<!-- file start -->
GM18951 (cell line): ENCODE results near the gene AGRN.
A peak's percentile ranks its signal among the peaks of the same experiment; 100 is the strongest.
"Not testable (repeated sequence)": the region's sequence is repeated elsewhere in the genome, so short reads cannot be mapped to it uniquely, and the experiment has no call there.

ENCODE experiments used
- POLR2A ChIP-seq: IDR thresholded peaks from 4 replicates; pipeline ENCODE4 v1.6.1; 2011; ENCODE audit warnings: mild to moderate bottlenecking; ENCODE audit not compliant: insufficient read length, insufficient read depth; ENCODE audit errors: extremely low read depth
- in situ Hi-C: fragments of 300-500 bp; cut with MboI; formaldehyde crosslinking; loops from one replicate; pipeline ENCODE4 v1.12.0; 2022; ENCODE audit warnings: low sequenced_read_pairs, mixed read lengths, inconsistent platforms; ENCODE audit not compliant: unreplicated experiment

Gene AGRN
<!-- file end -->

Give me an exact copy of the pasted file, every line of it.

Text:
GM18951 (cell line): ENCODE results near the gene AGRN.
A peak's percentile ranks its signal among the peaks of the same experiment; 100 is the strongest.
"Not testable (repeated sequence)": the region's sequence is repeated elsewhere in the genome, so short reads cannot be mapped to it uniquely, and the experiment has no call there.

ENCODE experiments used
- POLR2A ChIP-seq: IDR thresholded peaks from 4 replicates; pipeline ENCODE4 v1.6.1; 2011; ENCODE audit warnings: mild to moderate bottlenecking; ENCODE audit not compliant: insufficient read length, insufficient read depth; ENCODE audit errors: extremely low read depth
- in situ Hi-C: fragments of 300-500 bp; cut with MboI; formaldehyde crosslinking; loops from one replicate; pipeline ENCODE4 v1.12.0; 2022; ENCODE audit warnings: low sequenced_read_pairs, mixed read lengths, inconsistent platforms; ENCODE audit not compliant: unreplicated experiment

Gene AGRN